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James Hurford: Animals Do Not Have Syntax (Compositional Syntax, That Is)

After passing my final exams I feel that I can relax a bit and have the time to read a book again. So instead of reading a book that I need to read purely for ‘academic reasons’, I thought I’d pick one I’d thoroughly enjoy: James Hurford’s “The Origins of Grammar“, which clocks in at a whopping 808 pages.
I’m still reading the first chapter (which you can read for free here) but I thought I’d share some of his analyses of “Animal Syntax.”
Hurford’s general conclusion is that despite what you sometimes read in the popular press,

“No non-human has any semantically compositional syntax, where the form of the syntactic combination determines how the meanings of the parts combine to make the meaning of the whole.”

The crucial notion here is that of compositionality. Hurford argues that we can find animal calls and songs that are combinatorial, that is songs and calls in which elements are put together according to some kind of rule or pattern. But what we do not find, he argues, are the kinds of putting things together where the elements put together each have a specified meaning and the whole song, call or communicative assembly “means something which is a reflection of the meanings of the parts.”

(Link)
To illustrate this, Hurford cites the call system of putty-nosed monkeys (Arnold and Zuberbühler 2006). These monkeys have only two different call signals in their repertoire, a ‘pyow’-sound that ‘means’, roughly, ‘LEOPARD’; and a ‘hack’ sound that ‘means’, roughly, ‘EAGLE’.

They can also combine both kinds of calls. So ‘pyow-hack’ seems to mean something like ‘LET’S GO’.
This then, is a (very small) combinatorial system in which two elements put together contain a new meaning. However, this system is not compositional because, the new meaning ‘let’s go’ is not a function of and cannot be derived from the two single meanings of ‘leopard’, and ‘eagle’ put together.

Wild Campbell’s monkeys, in comparison, seem to have a much richer call type repertoire (see also this post by Hannah on Diana Monkeys). Apart from specific alarm calls for leopards and eagles, they also sometimes produce a pair of ‘boom’ vocalizations about 25 seconds prior to an alarm call. What is special about this call is that on one interpretation, the ‘boom’ can be said to have the function of cancelling the following alarm call out or more precisely, of modifying it in a way similar to ‘maybe’ or ‘not-to-worry-about’:

“Boom-introduced alarm call series are given to a number of disturbances, such as a falling tree or large breaking branch, the far-away alarm calls of a neighbouring group, or a distant predator. Common to these contexts is the lack of direct threat in each, unlike when callers are surprised by a close predator’ (Zuberbühler 2002: 294).

(Link)
So on one interpretation, this call sequence can be interpreted as compositional in the sense of (Boom =) DISTANT + (Alarm Call=) THREAT = DISTANT THREAT. However, Hurford argues that the 25s delay between the elements makes is problematic to think of this as a ‘composed’ message. In addition, other monkeys seem to show little or no alarm at all in reaction to this call sequence. This makes quite impossible to get at whether other monkeys interpret these calls as semantically compositional, or whether, for example, the ‘boom’ simply produces a state of ‘Okay, whatever follows next, I don’t really need to worry about or pay attention to’, and that’s it.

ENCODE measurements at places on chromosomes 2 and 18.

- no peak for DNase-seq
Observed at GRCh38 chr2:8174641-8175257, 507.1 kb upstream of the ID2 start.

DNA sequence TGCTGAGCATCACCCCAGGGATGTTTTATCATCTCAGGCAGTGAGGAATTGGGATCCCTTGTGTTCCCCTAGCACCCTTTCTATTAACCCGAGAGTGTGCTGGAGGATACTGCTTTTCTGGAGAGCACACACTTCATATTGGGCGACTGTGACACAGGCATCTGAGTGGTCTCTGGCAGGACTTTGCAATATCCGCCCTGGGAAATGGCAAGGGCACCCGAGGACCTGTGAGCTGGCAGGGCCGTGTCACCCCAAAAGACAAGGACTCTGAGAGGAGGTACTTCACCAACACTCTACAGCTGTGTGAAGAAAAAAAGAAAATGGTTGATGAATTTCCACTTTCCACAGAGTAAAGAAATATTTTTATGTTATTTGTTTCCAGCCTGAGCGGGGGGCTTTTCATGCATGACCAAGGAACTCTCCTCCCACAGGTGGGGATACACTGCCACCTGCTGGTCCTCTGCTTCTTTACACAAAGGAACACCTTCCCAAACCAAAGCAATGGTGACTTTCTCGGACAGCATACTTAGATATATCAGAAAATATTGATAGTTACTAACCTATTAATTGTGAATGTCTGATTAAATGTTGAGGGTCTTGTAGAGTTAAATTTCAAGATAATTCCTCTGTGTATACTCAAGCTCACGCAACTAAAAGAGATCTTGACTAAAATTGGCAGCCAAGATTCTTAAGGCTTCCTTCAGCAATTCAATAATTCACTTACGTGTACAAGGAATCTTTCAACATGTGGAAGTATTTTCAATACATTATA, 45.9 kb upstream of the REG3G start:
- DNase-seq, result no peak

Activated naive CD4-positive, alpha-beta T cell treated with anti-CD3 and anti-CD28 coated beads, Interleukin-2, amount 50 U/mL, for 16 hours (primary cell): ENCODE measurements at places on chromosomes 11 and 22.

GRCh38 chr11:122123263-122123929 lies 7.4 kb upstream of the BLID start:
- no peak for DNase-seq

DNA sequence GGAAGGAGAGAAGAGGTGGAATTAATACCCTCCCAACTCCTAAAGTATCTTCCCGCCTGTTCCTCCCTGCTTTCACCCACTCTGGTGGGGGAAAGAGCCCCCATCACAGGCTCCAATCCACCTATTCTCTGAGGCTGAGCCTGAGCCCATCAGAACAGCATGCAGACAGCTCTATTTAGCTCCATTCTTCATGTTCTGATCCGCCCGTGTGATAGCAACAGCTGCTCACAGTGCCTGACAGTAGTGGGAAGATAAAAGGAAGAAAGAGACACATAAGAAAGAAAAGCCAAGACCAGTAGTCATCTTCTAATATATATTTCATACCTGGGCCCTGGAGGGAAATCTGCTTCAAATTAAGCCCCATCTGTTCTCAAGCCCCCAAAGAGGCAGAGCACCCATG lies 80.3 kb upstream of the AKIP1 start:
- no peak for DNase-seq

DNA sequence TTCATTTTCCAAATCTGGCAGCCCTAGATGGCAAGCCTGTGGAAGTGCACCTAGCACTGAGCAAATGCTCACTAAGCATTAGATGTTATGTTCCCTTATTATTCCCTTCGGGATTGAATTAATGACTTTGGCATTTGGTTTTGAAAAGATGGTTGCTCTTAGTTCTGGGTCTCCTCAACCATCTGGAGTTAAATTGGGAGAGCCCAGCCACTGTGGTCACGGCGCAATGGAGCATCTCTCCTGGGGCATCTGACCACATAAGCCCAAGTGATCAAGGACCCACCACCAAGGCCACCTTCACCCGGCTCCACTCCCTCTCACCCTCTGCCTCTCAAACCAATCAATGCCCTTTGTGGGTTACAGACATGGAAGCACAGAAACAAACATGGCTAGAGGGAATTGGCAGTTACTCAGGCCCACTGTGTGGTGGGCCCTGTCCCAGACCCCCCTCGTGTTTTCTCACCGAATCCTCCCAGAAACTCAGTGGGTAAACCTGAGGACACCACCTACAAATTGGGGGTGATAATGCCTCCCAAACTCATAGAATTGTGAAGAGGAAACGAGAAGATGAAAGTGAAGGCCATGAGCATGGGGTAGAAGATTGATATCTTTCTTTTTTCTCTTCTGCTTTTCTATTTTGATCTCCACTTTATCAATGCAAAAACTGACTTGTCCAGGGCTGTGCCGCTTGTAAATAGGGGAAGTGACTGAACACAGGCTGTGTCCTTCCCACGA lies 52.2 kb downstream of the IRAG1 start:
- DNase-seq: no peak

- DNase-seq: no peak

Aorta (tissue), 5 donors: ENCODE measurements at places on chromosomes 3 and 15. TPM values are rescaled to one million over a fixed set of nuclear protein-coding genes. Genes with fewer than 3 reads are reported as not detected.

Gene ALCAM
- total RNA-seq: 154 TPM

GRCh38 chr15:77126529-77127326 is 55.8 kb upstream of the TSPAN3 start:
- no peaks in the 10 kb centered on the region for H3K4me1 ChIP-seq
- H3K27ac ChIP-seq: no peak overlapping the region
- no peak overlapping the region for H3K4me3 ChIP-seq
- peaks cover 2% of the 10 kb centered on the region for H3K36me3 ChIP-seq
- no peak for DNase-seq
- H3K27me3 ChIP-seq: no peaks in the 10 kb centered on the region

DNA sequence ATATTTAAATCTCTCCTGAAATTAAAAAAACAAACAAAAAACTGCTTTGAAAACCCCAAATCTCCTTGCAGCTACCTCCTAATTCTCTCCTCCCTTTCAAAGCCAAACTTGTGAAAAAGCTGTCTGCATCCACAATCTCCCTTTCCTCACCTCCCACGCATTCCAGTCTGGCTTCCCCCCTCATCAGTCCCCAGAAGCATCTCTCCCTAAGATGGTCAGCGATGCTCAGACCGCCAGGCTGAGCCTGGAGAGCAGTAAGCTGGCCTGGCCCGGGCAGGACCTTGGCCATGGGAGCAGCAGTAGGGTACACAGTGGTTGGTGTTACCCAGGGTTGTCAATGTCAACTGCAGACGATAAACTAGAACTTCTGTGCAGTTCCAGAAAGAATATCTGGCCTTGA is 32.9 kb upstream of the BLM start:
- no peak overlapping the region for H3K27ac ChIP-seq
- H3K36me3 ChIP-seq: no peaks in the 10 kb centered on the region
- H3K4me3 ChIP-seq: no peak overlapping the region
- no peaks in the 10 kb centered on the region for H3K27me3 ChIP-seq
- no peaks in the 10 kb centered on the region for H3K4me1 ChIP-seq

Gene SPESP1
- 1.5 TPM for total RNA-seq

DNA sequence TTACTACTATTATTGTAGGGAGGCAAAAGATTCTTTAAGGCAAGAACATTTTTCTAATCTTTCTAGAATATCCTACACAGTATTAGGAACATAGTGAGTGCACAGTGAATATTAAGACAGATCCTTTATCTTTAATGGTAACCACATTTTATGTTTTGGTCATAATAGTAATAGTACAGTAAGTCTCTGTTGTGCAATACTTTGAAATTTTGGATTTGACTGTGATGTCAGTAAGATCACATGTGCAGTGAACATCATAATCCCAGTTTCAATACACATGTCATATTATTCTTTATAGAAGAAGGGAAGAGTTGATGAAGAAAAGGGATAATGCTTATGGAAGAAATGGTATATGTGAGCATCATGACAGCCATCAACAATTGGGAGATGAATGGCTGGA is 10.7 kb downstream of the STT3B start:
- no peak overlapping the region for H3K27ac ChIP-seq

But the communication system of Campbell’s monkeys is even more elaborate than that. Beside the ‘boom’ vocalization, they also have five different types of ‘hack’-sound. Outtara et al. (2009)found that these different types of ‘hack’-sounds can be combined into meaningful sequences, and that the combination of calls into sequences was governed by a number ob principles.

One example, was a combination of a pair of ‘booms’ (B), which according to Outtara et al. when used “alone instigate group movements toward the calling male” and a series of ‘krak-oo’-calls (K+), which on their own function as general and unspecific alarm calls. However, according to Outarra and colleauges B-K+ is used for, or ‘functionally refers to’ falling wood.

What is more, when this sequence is followed by a series of ‘hok-oo’-calls, which by themselves do not mean anything, the meaning of the call sequence changes again: The sequence B-K+-H+ is used by callers when they detect a neighbouring group.

There are also regularities regarding the order of elements within the different call sequences these monkeys produce. “Boom calls, indicative of a nonpredation context, always preceded any other call types. H and K calls, indicators of crowned eagles or leopards, were always produced early in the sequence and were relatively more numerous if the level of threat was high” (Outtara et al: 22029).

Hurford concludes that

These monkeys do produce systematically formed call-sequences, so, like birds, they have some combinatorial syntax. The sequences are meaningful, apparently referential, but the meanings of the sequences are not functions of the meanings of the parts, so the syntax is not semantically compositional.

He comes to the same conclusion regarding the complex communicative behaviour of songbirds and whales, which is also combinatorial, but not compositional. It is important to note however, that phonology is also combinatorial and that is quite likely that in the evolution of language phonological or ‘musical’ combinatorial evolved first (see also this talk by Keelin Murrary that Sean linked to). Syntactic compositionality might then have evolved out of this musical compositionality. This is another reason why it is very worthwhile to study the complex compositional systems of non-human animals.